Although we always knew it could happen, seeing the rapid change in Diana from the beginning of 2016 was a huge shock and an experience we will never forget. It’s hard to witness the person you know and love changing before your eyes, almost on a daily basis.
At the beginning of 2016 Diana was working and driving although colleagues noticed that she looked very tired and thin.
She was presenting with the sort of symptoms you would associate with long hours and stress but we know now that wasn’t the reason.
Friends at work noticed that Diana was a little clumsier – she struggled to pick up a pen and fell off her chair. She was losing weight – perhaps forgetting to eat.
She began to struggle to follow the thread of conversations if they went off at a tangent. Diana lived alone so it was only those who saw her every day that noticed the subtle changes.
Diana began to feel nervous driving and stopped. She confided with close friends that she felt unwell – lacking in energy and focus and we found she was anaemic. She took sick leave from work and colleagues worried that maybe she was depressed.
Her speech began to slur, texting became very tricky and she felt that her brain was ‘foggy’. We went swimming one day and she just adored the feeling of free balance and movement again. Walking became difficult without support.
Additional symptoms included trouble with coordination and balance; slurred speech; difficulty remembering arrangements or simple plans; mood swings and high anxiety; fixated thinking; becoming repetitive.
It was at this stage that we talked to Professor Andrea Németh; Associate Professor at the University of Oxford and Consultant in Neurogenetics at Oxford Centre for Genomic Medicine. Andrea was familiar with the family's history and in particular of Judy, Diana's mother.
She was able to talk to us about what we might expect over the next few months. Although it was a painful and difficult conversation to have, we so appreciated her ability to talk to us plainly but with genuine kindness and care. It was Andrea who referred us to the MRC Prion Unit and Professor Simon Mead.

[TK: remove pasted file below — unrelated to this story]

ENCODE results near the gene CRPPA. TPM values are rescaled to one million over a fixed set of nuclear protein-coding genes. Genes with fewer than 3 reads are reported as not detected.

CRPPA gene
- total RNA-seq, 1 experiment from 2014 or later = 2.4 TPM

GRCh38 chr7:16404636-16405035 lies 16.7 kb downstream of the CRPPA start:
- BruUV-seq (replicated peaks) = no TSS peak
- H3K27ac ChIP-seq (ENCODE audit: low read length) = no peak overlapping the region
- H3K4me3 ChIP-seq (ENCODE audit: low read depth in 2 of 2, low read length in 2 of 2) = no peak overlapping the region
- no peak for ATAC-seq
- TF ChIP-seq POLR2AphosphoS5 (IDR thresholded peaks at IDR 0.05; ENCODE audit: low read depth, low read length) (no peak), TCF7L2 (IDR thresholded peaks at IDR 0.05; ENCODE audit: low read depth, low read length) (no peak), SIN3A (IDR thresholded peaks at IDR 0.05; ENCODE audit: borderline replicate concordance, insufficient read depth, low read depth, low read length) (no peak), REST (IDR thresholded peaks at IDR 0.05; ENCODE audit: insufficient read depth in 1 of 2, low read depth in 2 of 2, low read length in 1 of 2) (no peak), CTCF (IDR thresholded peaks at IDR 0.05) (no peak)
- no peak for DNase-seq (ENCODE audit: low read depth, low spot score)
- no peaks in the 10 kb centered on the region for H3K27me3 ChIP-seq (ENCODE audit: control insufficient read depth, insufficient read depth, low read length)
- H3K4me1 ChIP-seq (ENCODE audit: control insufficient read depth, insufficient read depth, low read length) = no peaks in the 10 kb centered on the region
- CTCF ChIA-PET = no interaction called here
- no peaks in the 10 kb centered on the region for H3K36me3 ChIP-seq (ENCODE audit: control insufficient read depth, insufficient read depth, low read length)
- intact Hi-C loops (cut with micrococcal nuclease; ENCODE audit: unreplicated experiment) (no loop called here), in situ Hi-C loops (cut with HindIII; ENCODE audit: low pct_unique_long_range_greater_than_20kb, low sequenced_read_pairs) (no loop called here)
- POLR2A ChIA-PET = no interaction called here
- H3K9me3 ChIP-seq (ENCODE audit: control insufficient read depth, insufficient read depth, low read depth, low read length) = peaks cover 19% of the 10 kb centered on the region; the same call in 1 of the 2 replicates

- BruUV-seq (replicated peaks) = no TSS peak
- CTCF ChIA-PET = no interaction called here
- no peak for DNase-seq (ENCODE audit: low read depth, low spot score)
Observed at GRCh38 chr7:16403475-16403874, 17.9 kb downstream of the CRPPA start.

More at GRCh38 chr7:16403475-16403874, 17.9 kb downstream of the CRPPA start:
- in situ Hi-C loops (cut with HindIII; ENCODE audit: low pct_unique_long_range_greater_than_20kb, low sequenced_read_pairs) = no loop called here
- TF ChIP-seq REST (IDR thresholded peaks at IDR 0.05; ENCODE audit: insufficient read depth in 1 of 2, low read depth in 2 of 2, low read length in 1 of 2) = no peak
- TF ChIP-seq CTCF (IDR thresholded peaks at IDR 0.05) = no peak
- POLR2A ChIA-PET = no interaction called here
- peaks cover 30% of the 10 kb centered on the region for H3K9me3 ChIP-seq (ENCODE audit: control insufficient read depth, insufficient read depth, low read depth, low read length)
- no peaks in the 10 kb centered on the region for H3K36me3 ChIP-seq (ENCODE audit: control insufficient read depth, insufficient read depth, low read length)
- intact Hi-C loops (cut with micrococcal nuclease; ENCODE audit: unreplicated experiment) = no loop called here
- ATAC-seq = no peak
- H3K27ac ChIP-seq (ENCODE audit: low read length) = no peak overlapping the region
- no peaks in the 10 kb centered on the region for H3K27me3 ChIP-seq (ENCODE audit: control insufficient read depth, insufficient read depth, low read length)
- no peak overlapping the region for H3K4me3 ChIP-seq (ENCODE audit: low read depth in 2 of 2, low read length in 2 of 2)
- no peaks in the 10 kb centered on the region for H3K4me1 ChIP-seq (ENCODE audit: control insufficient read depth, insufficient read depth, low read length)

Diana was tested for Gerstmann-Straussler-Scheinker (GSS), and it came as no surprise that she had a positive result.
Diana now needed help with most tasks including cooking, shopping, household chores, washing, dressing and toileting. All this help was needed but Diana was unable to understand why. She became suspicious and sometimes angry. We hated to see her so agitated and distressed. It was a very difficult time. Her appetite changed completely and food became almost an obsession and a great comfort and pleasure.
Time keeping was lost and strange worries became consuming. Close friends set up a rota to check in on her at meal times and took her out as much as they could, but by the middle of the month, she couldn't be left alone.
The support and guidance of Professor Simon Mead from the the MRC Prion Unit and the National Prion Clinic was invaluable. With his backing, we arranged a multi-disciplinary team meeting with a full range of health and social care professionals.
Our aim was to make the best decision for Diana. We all agreed that Diana would have wanted to be cared for in her own home. The only way this could happen was with home adaptations and a more specialist care package.
Later stages (May onwards)
Diana soon became bed-bound but perhaps happier to receive help. The last month or so were plagued with swallowing problems, seizures and pain. We worked daily with the district nurses and hospice staff to make sure she had the right medication to control symptoms and we believe that bought us more time to enjoy Diana being peaceful and content.
Diana died on September 4th on a warm Sunday morning with her brother and best friend since primary school Marjie by her side. She was peaceful and pain free - we will always get much comfort from that.
We can’t thank enough all the health professionals that helped us in those six months. We are forever grateful for their expert help, emotional support and kindness throughout the most heart-breaking time of our lives.
We loved our time with Diana: Feeding her, watching films and listening to her favourite music. We had a constant stream of visitors and our focus was always to keep her home full of love, laughter and happiness. Caring for the kindest and gentlest person we knew was a privilege and we miss her every day.
Find out more about Gerstmann-Straussler-Scheinker (GSS) >>
If you would like any more information about the experience of caring for someone with GSS or if it might help you in your situation - please do contact us. We’d love to hear from you.